Poor Work-Life Balance? That’ll Cost You.

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We’ve all heard that work-life balance is important. Companies push flexible time off policies and encourage workers to prioritize their health over work deadlines. Many of us dream of a world in which work ends promptly at 5:00 and we have plenty of time to relax, have fun, and spend time with our families.

However, that dream is far from the reality that many Americans face. Only 23 percent of Americans use all of their vacation days. Even when on vacation, 66 percent of Americans report working. Some estimate that about 10 percent of the U.S. population may be workaholics — defined by the Journal of Behavioral Addictions as those who have a “stable tendency to compulsively and excessively work.”

Working excessively might get you noticed at work in the short term, but it also often leads to burnout and an overall decrease in your productivity. Plus, if you don’t prioritize a healthy balance between work and play, you might find yourself splurging on unnecessary expenses to escape the negative realities of your job. All of these little costs add up!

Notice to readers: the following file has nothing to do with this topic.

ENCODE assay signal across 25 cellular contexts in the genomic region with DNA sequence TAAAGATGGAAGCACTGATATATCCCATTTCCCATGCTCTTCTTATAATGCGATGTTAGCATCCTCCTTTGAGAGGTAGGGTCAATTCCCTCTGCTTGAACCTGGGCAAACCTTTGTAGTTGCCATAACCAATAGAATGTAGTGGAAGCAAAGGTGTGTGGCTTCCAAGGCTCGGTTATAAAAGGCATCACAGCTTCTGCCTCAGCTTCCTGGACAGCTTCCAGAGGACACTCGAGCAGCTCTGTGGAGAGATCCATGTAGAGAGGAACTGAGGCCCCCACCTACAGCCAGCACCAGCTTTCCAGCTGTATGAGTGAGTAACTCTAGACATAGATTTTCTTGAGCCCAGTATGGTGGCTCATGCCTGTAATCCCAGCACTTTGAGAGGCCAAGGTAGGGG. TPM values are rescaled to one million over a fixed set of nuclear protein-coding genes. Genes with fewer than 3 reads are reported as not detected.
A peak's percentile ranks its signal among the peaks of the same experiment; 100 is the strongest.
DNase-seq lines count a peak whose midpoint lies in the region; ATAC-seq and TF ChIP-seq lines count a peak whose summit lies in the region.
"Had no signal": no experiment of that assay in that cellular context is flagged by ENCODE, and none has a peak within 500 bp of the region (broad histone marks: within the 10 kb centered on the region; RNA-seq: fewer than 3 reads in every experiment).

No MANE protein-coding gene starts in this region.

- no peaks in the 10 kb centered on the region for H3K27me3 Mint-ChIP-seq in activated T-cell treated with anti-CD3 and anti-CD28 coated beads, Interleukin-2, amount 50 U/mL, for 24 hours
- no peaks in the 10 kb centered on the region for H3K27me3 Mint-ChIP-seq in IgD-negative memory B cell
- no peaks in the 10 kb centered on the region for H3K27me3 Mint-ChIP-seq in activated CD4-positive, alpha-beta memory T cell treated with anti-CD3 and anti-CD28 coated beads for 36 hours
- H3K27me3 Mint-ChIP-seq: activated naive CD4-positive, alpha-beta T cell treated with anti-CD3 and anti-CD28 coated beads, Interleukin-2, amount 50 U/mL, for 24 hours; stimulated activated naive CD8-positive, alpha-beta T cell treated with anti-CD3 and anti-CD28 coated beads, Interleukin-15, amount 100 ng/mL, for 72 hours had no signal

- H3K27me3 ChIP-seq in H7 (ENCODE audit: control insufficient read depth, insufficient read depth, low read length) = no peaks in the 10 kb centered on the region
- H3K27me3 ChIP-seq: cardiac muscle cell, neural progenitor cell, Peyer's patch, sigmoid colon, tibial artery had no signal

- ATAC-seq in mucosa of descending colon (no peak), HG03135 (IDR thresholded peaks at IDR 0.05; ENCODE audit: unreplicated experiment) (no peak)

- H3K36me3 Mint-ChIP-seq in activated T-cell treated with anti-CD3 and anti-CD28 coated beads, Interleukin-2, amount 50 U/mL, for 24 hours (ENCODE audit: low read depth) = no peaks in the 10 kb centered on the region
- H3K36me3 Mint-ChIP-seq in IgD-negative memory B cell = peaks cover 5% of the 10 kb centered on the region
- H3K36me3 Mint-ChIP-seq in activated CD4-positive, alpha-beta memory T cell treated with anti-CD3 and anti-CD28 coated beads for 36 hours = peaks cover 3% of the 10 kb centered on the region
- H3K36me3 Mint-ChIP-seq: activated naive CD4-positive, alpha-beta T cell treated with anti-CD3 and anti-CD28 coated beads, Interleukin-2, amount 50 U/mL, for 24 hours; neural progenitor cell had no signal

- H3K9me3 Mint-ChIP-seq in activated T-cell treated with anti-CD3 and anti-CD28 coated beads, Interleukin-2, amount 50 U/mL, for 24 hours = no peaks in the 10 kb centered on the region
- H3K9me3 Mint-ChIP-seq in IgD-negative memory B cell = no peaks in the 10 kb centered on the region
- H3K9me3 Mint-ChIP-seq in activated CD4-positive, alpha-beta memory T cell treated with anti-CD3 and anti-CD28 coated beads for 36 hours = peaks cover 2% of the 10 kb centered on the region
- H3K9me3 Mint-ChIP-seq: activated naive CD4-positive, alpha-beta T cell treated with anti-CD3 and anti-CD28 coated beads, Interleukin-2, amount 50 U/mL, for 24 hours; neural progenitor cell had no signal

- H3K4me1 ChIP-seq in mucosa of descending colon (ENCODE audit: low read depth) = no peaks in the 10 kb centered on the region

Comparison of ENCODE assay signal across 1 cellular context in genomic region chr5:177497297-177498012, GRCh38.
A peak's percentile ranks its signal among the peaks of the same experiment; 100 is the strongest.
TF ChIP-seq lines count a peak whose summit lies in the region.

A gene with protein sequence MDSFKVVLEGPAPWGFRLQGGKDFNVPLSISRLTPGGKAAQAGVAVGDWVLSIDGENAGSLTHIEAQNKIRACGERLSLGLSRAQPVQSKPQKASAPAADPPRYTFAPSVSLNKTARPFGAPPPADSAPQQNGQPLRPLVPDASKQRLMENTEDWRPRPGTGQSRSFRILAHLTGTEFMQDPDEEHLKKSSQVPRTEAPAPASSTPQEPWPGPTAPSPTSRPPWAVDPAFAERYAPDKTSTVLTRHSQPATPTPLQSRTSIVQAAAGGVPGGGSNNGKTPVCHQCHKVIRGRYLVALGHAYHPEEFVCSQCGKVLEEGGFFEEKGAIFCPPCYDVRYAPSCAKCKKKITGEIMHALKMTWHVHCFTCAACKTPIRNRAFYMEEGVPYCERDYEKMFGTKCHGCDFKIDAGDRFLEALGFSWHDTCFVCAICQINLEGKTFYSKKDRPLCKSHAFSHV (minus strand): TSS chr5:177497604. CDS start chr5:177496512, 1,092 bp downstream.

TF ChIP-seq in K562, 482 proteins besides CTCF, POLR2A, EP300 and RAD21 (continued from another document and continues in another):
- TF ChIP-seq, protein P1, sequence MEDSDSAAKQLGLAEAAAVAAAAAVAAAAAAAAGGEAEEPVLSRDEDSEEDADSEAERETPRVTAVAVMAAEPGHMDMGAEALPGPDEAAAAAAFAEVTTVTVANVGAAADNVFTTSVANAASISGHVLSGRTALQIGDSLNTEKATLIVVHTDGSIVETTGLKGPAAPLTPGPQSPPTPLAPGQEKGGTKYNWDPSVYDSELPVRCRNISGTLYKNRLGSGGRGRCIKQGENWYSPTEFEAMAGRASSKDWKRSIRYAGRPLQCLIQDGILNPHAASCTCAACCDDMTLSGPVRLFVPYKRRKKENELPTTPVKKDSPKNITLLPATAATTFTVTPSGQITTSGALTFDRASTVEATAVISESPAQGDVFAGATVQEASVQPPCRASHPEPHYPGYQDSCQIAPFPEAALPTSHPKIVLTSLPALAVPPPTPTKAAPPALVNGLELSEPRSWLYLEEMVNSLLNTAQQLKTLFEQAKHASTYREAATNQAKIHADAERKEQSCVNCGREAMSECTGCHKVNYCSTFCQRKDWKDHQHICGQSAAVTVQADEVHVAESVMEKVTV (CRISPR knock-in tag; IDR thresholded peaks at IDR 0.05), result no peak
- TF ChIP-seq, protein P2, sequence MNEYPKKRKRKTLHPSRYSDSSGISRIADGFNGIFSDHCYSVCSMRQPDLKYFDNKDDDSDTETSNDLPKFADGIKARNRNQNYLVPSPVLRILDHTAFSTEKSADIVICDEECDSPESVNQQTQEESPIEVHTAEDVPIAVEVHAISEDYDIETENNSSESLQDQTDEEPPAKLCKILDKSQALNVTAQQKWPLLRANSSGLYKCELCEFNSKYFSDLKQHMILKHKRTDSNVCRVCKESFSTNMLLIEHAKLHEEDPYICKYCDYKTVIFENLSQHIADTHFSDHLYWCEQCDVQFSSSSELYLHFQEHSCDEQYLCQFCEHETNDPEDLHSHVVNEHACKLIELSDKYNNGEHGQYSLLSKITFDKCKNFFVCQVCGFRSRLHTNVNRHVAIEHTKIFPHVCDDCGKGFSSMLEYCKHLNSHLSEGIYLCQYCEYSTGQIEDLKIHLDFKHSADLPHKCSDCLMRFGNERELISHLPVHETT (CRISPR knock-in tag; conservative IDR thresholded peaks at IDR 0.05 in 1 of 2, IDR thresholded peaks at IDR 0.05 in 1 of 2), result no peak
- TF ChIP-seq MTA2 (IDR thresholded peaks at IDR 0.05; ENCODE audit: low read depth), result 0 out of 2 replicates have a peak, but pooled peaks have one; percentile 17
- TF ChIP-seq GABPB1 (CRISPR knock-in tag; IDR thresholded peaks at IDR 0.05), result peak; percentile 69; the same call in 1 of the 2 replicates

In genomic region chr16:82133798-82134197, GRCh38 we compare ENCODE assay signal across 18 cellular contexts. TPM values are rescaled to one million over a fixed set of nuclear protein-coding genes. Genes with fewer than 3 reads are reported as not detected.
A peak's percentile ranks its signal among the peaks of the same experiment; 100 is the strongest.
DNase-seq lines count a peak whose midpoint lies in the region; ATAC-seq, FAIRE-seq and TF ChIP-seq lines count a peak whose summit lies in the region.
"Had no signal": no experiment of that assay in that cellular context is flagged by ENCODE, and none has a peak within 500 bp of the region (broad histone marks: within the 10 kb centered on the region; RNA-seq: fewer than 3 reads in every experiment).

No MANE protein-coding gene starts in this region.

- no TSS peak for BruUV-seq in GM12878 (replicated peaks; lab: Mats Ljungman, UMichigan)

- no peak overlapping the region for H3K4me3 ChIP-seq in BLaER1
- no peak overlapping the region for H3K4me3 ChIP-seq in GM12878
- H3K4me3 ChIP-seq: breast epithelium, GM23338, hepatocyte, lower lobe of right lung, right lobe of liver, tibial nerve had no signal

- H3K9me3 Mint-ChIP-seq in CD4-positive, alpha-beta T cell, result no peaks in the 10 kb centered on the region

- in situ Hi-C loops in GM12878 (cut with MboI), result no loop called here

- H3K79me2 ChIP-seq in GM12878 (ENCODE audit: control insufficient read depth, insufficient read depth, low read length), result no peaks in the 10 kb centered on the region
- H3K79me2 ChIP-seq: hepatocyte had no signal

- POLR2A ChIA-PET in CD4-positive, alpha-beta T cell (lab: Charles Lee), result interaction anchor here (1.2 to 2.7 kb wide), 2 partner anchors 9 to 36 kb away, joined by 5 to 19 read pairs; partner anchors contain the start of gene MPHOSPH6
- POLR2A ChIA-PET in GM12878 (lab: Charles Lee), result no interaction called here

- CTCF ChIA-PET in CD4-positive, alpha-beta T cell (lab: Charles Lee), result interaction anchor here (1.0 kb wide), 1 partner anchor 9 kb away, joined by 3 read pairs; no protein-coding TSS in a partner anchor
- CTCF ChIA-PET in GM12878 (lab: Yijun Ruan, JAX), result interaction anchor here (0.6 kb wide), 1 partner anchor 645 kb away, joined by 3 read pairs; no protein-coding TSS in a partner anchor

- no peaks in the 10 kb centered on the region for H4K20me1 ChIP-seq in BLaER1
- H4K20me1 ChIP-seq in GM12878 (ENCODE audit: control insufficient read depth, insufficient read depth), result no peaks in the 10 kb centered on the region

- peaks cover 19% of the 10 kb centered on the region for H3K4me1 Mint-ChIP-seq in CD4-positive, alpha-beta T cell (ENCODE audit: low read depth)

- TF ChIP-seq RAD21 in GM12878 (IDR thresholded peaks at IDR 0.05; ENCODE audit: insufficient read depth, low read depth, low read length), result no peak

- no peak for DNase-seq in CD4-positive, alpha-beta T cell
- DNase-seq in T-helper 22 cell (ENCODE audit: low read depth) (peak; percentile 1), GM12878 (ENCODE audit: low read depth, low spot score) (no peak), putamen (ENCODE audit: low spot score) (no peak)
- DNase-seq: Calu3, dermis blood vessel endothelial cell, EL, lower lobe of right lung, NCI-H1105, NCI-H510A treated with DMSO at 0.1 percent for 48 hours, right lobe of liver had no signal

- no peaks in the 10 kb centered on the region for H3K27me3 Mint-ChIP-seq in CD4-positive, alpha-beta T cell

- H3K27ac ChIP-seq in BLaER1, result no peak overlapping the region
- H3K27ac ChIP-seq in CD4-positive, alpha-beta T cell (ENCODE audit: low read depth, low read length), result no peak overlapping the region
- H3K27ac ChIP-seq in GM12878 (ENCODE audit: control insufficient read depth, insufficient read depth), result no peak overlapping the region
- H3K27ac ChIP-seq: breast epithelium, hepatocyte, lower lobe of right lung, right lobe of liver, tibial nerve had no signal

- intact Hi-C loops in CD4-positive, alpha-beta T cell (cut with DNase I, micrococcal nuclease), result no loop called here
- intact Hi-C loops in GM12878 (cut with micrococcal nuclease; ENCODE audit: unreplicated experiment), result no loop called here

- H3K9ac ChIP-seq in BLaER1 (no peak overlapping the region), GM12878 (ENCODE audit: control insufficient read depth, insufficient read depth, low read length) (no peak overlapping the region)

That’s not to mention the personal costs of a poor work-life balance. A whopping 76 percent of workers say stress at work negatively impacts their personal relationships. This lack of balance also sometimes leads to sleep deprivation, depression, stroke, cardiovascular disease, and other health conditions.

Check out the infographic below for a closer look at the surprising costs of a poor work-life balance and ways to carve out time for yourself when it seems like work is taking over your life.


Journal of Behavioral Addictions | Evaluation & the Health ProfessionsMental Health Foundation | MarketWatch | Forbes | Harvard Business School | certify | Bureau of Labor Statistics | American Heart Association | Cambridge University | Journal of Applied Physiology | Life Hack